Working at Court II: conditions of production
On taking up employment at court, an artist was admitted into the ‘court family’, although he remained equivalent in status to a craftsman. What were his actual conditions of work like?
Wage books and seating orders lumped artists together with barbers, tailors, cooks, musicians and dwarves. They thus occupied a subordinate position at court. However, there were many possibilities of improving one’s position. Rudolf II’s ‘personal painter’ Hans von Aachen virtually assumed the role of an ambassador, and later on Peter Paul Rubens was also entrusted with similar missions. Court artists such as these were well received at foreign courts when on their travels, and were regarded as highly influential.
These artists had a special position at court, but the taint of the parvenu attached to them, and they were subject to the envy and ill will of other court employees and their fellow-artists.
On joining the imperial household they received free clothing, board and lodging or were given a corresponding sum of money. Some of them had houses outside the court placed at their disposal and were able to keep away from the daily routine of the court. A special and much sought-after form of employment was that of ‘supplier to the court’: the latter lived in the city and was not obliged to be present at the court, but was nevertheless a court employee.
Artists were paid by the hour, the day or the week. The most coveted forms of payment were annual salaries, which could be commuted into a lifelong pension, or secured with grants of land or houses as well as additional sums of money. However, court artists had no legitimate claim to a pension, as these were only a ‘favour’ granted by the prince. Their salaries varied greatly, and on the death of a prince the position had to be confirmed by his successor.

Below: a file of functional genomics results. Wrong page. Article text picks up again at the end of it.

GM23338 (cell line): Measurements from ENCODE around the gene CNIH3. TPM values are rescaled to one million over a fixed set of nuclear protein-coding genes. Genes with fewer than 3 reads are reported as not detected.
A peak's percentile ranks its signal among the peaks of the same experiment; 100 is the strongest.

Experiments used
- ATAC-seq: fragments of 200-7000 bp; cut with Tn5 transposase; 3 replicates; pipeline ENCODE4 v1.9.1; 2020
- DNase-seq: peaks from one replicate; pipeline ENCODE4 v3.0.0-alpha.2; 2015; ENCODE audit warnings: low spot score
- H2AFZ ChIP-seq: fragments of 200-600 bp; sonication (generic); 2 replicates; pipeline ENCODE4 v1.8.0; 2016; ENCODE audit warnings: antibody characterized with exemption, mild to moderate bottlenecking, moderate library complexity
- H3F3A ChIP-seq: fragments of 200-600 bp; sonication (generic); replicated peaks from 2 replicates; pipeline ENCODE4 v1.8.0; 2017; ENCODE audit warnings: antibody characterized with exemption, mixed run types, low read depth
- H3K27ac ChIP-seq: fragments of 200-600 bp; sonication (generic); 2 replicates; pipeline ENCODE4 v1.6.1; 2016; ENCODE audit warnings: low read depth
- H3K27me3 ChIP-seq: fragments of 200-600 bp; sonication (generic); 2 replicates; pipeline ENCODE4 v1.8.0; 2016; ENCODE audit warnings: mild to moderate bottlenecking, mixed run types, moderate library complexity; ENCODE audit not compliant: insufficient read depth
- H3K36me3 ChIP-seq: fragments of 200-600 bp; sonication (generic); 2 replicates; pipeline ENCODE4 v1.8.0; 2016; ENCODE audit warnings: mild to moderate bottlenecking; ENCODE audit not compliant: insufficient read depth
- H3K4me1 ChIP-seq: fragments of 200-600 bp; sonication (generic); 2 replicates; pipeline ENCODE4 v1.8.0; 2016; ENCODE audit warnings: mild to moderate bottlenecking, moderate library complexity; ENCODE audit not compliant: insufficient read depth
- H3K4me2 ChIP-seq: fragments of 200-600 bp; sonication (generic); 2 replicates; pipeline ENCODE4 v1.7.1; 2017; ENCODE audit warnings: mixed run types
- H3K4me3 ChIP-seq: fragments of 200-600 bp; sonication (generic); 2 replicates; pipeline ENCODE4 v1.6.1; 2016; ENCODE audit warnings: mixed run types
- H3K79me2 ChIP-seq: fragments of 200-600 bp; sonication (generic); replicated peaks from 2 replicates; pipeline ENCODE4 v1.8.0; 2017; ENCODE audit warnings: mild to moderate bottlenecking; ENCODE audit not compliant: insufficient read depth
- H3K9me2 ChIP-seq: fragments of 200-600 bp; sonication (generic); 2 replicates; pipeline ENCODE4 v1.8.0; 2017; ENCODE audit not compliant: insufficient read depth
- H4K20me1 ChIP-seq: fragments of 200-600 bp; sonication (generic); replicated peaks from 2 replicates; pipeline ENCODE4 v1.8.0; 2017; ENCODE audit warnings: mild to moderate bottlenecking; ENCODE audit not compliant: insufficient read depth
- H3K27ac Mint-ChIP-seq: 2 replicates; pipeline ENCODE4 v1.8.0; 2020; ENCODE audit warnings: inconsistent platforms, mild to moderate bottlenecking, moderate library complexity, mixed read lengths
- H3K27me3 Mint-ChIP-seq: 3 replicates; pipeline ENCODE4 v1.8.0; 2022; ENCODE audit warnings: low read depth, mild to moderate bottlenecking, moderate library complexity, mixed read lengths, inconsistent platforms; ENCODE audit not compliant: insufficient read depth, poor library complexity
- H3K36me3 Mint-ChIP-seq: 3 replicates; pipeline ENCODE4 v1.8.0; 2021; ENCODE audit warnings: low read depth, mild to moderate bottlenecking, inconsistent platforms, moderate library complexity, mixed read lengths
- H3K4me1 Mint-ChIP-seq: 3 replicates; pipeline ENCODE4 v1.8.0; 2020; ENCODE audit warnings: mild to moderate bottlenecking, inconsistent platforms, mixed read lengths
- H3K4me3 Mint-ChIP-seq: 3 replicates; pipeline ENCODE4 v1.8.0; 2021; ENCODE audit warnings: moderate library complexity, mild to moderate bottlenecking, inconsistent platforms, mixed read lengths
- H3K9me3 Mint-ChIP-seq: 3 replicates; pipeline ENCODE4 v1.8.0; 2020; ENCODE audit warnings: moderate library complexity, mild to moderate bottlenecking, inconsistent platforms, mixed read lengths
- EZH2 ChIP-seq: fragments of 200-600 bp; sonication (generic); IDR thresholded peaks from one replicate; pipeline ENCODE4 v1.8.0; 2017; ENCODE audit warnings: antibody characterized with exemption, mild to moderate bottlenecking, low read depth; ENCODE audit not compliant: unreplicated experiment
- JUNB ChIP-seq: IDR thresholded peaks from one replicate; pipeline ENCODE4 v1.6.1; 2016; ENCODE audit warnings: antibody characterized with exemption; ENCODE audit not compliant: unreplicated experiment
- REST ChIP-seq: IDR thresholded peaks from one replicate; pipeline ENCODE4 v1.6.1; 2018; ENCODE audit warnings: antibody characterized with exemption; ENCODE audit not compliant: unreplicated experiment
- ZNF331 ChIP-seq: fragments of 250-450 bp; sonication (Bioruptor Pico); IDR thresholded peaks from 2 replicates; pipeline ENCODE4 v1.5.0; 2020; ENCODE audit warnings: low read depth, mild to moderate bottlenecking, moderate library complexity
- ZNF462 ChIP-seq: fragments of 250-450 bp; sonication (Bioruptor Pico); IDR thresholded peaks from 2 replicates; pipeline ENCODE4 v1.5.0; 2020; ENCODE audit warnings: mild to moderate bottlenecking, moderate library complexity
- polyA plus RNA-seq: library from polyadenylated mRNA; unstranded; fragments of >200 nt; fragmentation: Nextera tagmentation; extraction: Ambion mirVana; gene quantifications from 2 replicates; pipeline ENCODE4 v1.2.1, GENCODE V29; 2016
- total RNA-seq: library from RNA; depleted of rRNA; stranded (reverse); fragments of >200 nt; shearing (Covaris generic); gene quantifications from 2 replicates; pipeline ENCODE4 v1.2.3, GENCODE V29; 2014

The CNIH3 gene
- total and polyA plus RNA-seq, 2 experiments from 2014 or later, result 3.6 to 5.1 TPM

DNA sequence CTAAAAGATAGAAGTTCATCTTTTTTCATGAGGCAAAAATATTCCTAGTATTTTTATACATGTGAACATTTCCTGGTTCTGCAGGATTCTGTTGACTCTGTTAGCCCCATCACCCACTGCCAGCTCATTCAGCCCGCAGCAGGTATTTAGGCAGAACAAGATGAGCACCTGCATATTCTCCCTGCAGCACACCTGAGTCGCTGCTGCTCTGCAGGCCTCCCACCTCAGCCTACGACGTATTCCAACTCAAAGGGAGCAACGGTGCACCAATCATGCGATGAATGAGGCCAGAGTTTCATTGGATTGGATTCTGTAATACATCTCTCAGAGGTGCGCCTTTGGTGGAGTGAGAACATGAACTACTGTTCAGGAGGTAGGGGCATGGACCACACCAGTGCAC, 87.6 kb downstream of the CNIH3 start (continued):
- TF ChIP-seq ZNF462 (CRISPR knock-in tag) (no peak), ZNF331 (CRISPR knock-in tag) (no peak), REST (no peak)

When a prince ran out of money, court artists were frequently compelled to work for other courts or patrician patrons from the upper-middle classes. Artists mostly owned the rights to their paintings, as they were paid for their readiness to provide their work as and when required, not for the works themselves, but the prince could grant himself a right of pre-emption or ‘option to purchase’. When a regulation of this kind obtained, the sale of individual works offered a welcome source of additional income. Artists could also present a work as a gift to their patron and receive a gift in return, mostly in the form of money.